The pace of industrial Internet of Things environments creates a lot of moving parts to keep track of. We tend to regard IIoT environments as messy and complex.
As a result, we often overlook or dismiss simple and seemingly insignificant factors which represent the root causes of customer discontent.
Warning signs of IIoT customer discontent are best caught early and often. If unaddressed, warning signs build critical mass over time. When dismissed as trivial, customer discontent festers. And if completely undetected, well, shame on you.
The net result: significant customer defection.
Detecting the seeds of IIoT customer discontent involves continuous execution of proactive strategy.
IIoT customer discontent often starts with end user customer experience (CX) of your products, services and platforms. By the time end users complain, at least one error occurred.
An IndustryWeek article showcases how the seeds of post-purchase IIoT customer discontent were sown by a plant engineering company, during manufacturing design execution.
No less than three of the plant engineering company’s departments had assembled the equipment for the client. However, each department used a different standard for technical documentation. As a result, the client experienced difficulty incorporating the information into its IT system.
Within IIoT environments, everyone’s eyeballs are trained on executing technical complexity and detecting equipment and software incompatibilities. Yet hand-offs from one department to another, or directly to the client, require consistency of communication and documentation for successful utilization on the client side.
Lack of interoperability at hand-off creates costly problems during client-side implementation.
For starters, there’s the people factor. Because, let’s face it. IIoT companies – yours and your clients – have very highly compensated IT and engineering professionals on board to solve problems. And those highly compensated IIoT professionals love to solve problems. Even when those problems should be the responsibility of the suppliers that created them.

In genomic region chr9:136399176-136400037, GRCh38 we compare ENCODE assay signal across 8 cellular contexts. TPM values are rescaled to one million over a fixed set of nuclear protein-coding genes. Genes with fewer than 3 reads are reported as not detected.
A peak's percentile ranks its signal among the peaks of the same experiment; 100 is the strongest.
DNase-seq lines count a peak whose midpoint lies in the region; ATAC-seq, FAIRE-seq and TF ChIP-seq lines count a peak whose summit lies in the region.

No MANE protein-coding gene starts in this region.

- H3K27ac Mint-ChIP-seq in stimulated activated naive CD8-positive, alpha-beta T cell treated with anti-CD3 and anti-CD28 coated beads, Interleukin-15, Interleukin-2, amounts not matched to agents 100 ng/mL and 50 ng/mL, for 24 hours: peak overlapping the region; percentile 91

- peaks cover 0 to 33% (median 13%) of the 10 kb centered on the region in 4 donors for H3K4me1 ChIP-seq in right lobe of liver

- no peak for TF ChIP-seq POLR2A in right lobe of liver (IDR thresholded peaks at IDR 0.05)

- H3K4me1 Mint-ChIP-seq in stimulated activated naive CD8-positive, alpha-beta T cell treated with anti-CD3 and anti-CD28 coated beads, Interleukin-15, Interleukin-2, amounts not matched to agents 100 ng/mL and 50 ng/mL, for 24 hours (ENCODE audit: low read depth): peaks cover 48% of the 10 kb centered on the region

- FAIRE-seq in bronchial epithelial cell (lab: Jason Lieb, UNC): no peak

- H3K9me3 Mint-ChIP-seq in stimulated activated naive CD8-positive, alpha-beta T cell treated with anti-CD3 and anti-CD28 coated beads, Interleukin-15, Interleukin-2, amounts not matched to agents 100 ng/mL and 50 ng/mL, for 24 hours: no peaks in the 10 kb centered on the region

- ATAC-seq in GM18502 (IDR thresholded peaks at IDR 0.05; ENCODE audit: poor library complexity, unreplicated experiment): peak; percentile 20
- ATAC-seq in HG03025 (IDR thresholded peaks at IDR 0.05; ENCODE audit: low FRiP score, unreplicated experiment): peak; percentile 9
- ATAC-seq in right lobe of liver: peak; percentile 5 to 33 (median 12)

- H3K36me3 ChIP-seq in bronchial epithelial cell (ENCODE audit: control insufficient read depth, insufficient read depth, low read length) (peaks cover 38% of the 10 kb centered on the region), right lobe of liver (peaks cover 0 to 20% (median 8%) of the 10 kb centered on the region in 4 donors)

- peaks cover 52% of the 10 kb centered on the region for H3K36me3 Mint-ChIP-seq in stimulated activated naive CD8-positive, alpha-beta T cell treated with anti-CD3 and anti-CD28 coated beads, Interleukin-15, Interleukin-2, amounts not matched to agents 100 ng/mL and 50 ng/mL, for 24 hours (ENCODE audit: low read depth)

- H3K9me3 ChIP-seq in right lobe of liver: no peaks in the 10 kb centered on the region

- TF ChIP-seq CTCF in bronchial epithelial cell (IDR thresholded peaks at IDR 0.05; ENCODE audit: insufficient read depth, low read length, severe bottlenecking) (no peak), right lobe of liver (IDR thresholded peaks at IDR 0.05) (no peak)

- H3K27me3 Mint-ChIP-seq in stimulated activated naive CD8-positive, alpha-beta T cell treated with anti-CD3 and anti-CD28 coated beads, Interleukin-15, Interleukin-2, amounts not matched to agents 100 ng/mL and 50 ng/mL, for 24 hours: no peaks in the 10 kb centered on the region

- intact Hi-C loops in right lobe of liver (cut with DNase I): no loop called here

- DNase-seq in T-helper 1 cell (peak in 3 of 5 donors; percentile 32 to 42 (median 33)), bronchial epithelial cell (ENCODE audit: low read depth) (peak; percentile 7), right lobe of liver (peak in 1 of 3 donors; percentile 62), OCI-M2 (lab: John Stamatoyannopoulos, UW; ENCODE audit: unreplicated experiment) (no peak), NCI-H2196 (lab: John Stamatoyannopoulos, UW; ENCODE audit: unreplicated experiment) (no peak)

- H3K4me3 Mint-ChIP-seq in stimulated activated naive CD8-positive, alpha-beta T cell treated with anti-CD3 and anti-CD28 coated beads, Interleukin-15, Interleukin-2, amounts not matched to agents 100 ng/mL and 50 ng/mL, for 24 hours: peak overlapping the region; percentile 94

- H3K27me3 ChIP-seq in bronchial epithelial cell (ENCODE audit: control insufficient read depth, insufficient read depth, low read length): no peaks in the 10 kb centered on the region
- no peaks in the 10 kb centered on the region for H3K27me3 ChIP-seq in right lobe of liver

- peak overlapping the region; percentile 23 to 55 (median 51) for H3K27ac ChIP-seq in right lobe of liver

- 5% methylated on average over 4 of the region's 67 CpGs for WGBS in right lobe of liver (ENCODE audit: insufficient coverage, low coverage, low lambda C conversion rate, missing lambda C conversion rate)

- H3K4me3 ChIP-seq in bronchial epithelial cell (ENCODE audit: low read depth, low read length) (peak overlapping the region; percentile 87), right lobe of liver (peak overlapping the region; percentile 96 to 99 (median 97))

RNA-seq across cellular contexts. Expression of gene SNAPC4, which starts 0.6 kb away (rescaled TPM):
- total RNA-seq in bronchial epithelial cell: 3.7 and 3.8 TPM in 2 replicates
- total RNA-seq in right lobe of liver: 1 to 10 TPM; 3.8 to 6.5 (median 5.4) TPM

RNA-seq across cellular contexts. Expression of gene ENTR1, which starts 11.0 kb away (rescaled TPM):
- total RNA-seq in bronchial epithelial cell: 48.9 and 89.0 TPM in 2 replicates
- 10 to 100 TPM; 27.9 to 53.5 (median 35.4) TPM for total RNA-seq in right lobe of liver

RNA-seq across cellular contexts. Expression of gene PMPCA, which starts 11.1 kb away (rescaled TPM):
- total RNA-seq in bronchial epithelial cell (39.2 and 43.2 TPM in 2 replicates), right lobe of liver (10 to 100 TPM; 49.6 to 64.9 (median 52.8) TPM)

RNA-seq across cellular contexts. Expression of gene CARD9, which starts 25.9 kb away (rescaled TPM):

Think about the cost (literal and figurative) of having your clienteles’ internal professionals solve problems your own company should have identified and addressed, prior to implementation.
Sometimes teams become short-sighted while focusing on complex solutions. Has this situation ever happened to your own company?
Reverse engineer IIoT customer discontent by listening to customers.
What you do next, inside your own house, matters most. Pout, react or innovate?
There are a lot of strong personalities and big egos involved in IIoT cultures. In addition, these extremely talented professionals take great pride in providing incredible IIoT engineering and software outcomes on behalf of their clients.
Consequently, there’s a tendency to take customer discontent personally, from the perspective of the supply-side team. As a team member or manager, have you ever had to inform internal teams that the customer is displeased?
Often, suppliers perceive they are doing a great job providing solutions for clients. Customers, however, particularly end users, do not share the same perspective. Episodic customer experience surveys (you know, the ones asking “So, how did we do?”) lack feedback that is granular enough to detect early warning signs of a problem.
Sometimes, you don’t know what you don’t know until you ask your customers. ~ Babette Ten Haken
Are you working around customer discontent or making proactive course corrections?
What happened next makes this business case powerful.
The plant engineering company did more than react to the immediate situation. They listened to the client. Then, they invested in the creation of a unified, single documentation standard to be used by all departments.
In this business case, prior to the client finally complaining, there could have been extensive internal workarounds and “translations” of technical documentation. Consider the cost of that plant engineering company’s internal teams spending non-billable hours navigating lack of document interoperability. On the other hand, were these teams so insulated from each other that they didn’t realize these incompatibilities existed?
Internal teams can become charmed and distracted by the complex solutions they create in IIoT environments. As a result, they can overlook the small stuff which creates big problems, client-side.
Chew on these two questions. Let me know your thoughts, based on your own experiences.
- What simple, significant and proactive changes can you make in team execution of IIoT strategy that create enduring and powerful customer experiences?
- How can you sow the seeds of customer success for customer retention?
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Babette Ten Haken writes, speaks, consults and coaches about collaborative value creation for customer success and customer retention. She connects the dots between strategy and execution. She works across leadership, human capital / HR and technical/IT/engineering teams within the industrial Internet of Things ecosystem. Her focus? Creating enduring business outcomes. Babette’s playbook of technical / non-technical collaboration hacks, Do YOU Mean Business? is available on Amazon. Visit the Free Resources section of her website for more tools.
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